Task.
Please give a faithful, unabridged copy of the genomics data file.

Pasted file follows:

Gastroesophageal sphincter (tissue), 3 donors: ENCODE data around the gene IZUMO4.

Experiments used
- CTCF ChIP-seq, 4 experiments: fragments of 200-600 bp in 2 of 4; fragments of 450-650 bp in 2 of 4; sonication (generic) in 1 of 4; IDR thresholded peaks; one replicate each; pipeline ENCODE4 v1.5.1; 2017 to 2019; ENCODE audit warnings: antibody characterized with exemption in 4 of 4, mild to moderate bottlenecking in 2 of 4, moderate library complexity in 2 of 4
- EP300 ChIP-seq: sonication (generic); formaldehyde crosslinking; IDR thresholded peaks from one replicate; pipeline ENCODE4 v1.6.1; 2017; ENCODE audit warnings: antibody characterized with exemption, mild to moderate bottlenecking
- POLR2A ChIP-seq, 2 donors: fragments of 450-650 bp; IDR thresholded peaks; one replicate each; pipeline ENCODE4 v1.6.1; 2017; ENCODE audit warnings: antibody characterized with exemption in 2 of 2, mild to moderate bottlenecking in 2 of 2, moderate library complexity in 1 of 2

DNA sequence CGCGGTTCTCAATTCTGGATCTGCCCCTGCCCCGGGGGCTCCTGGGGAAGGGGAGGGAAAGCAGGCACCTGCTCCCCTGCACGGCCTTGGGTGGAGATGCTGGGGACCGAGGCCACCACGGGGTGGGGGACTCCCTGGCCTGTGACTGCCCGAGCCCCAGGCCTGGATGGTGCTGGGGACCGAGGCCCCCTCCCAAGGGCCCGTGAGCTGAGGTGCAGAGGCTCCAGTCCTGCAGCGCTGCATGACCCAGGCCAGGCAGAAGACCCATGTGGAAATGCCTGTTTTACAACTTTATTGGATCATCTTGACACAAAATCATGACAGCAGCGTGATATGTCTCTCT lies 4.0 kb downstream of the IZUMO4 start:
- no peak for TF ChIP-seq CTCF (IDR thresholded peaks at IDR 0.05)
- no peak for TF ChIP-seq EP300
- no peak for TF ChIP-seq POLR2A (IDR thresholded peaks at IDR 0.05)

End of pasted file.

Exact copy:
Gastroesophageal sphincter (tissue), 3 donors: ENCODE data around the gene IZUMO4.

Experiments used
- CTCF ChIP-seq, 4 experiments: fragments of 200-600 bp in 2 of 4; fragments of 450-650 bp in 2 of 4; sonication (generic) in 1 of 4; IDR thresholded peaks; one replicate each; pipeline ENCODE4 v1.5.1; 2017 to 2019; ENCODE audit warnings: antibody characterized with exemption in 4 of 4, mild to moderate bottlenecking in 2 of 4, moderate library complexity in 2 of 4
- EP300 ChIP-seq: sonication (generic); formaldehyde crosslinking; IDR thresholded peaks from one replicate; pipeline ENCODE4 v1.6.1; 2017; ENCODE audit warnings: antibody characterized with exemption, mild to moderate bottlenecking
- POLR2A ChIP-seq, 2 donors: fragments of 450-650 bp; IDR thresholded peaks; one replicate each; pipeline ENCODE4 v1.6.1; 2017; ENCODE audit warnings: antibody characterized with exemption in 2 of 2, mild to moderate bottlenecking in 2 of 2, moderate library complexity in 1 of 2

DNA sequence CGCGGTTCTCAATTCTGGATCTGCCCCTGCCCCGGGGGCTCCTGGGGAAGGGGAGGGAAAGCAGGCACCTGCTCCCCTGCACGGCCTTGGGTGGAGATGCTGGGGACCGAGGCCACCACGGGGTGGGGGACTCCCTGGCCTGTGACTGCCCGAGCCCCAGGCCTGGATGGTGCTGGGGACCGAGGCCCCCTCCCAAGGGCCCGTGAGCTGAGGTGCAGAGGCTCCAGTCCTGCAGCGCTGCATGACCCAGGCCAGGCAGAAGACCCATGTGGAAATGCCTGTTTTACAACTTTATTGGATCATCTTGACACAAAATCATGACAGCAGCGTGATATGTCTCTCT lies 4.0 kb downstream of the IZUMO4 start:
- no peak for TF ChIP-seq CTCF (IDR thresholded peaks at IDR 0.05)
- no peak for TF ChIP-seq EP300
- no peak for TF ChIP-seq POLR2A (IDR thresholded peaks at IDR 0.05)